In relation to the calculation of the intensity variables for 2010, (Table 12). It follows that only 37% of the 27 countries are taken as a reference. Thus, they are presented as –models-: Albania, Belgium, Bulgaria, Hungary, Lithuania, Montenegro, Netherlands, Norway, Romania and R Slovakia being the countries that the majority take for reference.

Discussion

Regarding the approach of the hypotheses initially proposed, we can say that, stemming from our research, it is observed that the defense ministries of each country may take certain countries as a reference to increase efficiency rates. That is, with the same inputs as their contributions, they produce more outputs and so are able to reduce their gaps in efficiency indices. We also note that an increase in defense spending indirectly affects achieving a higher rank in the efficiency index.

Across the board, it can be deduced that the country that contributes the most financially, offers greater collective security, that is, helping less secure neighboring countries. This implies that, by having more stability in neighboring countries, the environment is more stable and more security is obtained as a whole. However, it is necessary to consider what aspects are behind the results obtained, and various arguments can be derived that may shed light on certain factors that affect these results. Taking into consideration Driver (2016) burden sharing and the future of NATO, burden sharing is a key piece within NATO that involves important debates over time. Thus, and quoting Eisenhower, the American well had run dry, and it was only through unity that Europeans might be capable of assuming a greater share of the defense burden so that the US might, as he opined, sit back and relax somewhat. This situation is clearly reflected in the results of the analysis, bestowing the United States maximum relative efficiency. Likewise, the signing of the Newport agreement of 2014 according to which the countries promised to increase their defense spending to 2% of GDP7, implies that higher spending will generate higher levels of collective security not just individual security a result brought to light from this analysis.

It is just as necessary to take into account the different culture and defense strategies of the countries, since they determine both the expenditure incurred and how it is carried out, which in turn determines the different levels of efficiency. In this sense, both the historical evolution in the field of security, such as the geopolitical situation, the priorities of the various governments, their economic situation and the international commitments taken on board, make up a set of aspects that affect how spending on defense is carried out and what level of security is reached, Ghazalian and Hammoud (2020). It is therefore logical that the main countries United States, United Kingdom, Canada tend to achieve higher levels of efficiency, as the analysis shows. Something similar, but with limitations due to output the security index occurs with countries that have to face greater risks, either because of their geographical position close to conflicts or non friendly countries or because they have less developed defense systems that they need to boost.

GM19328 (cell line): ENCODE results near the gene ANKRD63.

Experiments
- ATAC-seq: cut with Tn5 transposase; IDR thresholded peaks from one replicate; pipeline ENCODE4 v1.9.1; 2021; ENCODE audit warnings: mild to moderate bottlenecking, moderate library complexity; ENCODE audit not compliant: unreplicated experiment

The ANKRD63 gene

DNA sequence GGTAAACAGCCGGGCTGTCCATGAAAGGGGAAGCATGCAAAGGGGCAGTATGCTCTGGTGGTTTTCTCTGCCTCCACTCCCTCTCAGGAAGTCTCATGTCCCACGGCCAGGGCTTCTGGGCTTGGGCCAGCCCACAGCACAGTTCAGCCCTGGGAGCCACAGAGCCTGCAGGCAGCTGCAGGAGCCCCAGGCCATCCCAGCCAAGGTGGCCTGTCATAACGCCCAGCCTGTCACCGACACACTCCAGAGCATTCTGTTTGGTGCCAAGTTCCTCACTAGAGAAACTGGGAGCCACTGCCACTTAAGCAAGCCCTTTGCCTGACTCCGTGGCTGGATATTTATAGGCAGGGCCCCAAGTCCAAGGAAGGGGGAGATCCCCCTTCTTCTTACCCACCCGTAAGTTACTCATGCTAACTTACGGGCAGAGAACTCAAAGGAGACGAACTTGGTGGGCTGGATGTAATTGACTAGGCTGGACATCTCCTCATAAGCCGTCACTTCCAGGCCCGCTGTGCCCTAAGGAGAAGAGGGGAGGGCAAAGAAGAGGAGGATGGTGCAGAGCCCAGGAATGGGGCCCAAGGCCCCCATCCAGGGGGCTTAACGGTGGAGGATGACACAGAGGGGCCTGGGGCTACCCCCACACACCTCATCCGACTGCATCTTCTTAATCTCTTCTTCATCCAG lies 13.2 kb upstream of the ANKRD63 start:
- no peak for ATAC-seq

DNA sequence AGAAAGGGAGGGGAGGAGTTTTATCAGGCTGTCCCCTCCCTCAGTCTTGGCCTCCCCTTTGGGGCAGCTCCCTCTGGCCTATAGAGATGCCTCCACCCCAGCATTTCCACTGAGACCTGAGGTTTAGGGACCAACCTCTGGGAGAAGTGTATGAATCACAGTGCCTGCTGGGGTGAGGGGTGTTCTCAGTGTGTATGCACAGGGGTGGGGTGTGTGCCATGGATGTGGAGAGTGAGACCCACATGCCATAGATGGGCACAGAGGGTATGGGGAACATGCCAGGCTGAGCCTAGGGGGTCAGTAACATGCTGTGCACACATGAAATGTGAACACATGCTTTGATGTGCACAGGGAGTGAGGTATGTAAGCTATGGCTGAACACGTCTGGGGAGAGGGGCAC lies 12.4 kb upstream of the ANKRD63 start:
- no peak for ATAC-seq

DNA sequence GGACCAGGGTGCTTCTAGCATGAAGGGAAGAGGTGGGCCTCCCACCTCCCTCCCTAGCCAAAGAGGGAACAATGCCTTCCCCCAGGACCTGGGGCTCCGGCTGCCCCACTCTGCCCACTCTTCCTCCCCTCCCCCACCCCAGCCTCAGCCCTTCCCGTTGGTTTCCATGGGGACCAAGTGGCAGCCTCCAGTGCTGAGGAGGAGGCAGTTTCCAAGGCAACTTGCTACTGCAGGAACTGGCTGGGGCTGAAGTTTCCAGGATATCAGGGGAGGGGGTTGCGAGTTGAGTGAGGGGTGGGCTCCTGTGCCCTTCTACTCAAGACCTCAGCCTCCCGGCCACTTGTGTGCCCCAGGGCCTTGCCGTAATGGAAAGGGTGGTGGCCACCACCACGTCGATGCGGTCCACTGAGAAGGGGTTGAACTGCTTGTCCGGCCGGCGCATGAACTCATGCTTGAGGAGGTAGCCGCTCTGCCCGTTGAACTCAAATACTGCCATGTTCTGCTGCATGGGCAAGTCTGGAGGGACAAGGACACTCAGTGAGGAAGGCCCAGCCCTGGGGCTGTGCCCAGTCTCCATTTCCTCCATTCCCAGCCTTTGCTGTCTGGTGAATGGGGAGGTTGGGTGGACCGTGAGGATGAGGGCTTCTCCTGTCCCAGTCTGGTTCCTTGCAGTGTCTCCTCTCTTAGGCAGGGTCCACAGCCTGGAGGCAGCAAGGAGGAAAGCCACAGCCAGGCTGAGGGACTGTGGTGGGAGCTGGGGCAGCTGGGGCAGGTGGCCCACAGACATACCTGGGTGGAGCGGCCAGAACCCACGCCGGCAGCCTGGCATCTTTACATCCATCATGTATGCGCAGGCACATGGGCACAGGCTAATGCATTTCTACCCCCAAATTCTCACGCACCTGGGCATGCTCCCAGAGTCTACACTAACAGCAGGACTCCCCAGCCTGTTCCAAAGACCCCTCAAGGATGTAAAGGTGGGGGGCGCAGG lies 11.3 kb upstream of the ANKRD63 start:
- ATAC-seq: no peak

The composition of defense spending is equally important since it determines the type of systems that provide citizen´s security. In this sense, the same threat can be faced using different types of strategies that will give rise to different weapons systems capabilities, which, in turn, will condition that defense spending is oriented one way or another, Davis (2011). Thus, its expression in the country’s security level will be equally different, and may be higher or lower depending on where such spending is directed.

In relation to the defense policies carried out through NATO, it is important to underline the need to pursue greater efficiency in spending, along with systems that provide higher levels of security, many of them far from the more traditional weapons systems and much more closely linked to the typology of new conflicts –hybrid warfare and gray zone-, which leads to substantial changes in the concept of security, expanding its range to areas such as economic security or cybersecurity, Hunter and Pernik (2015).

Conclusions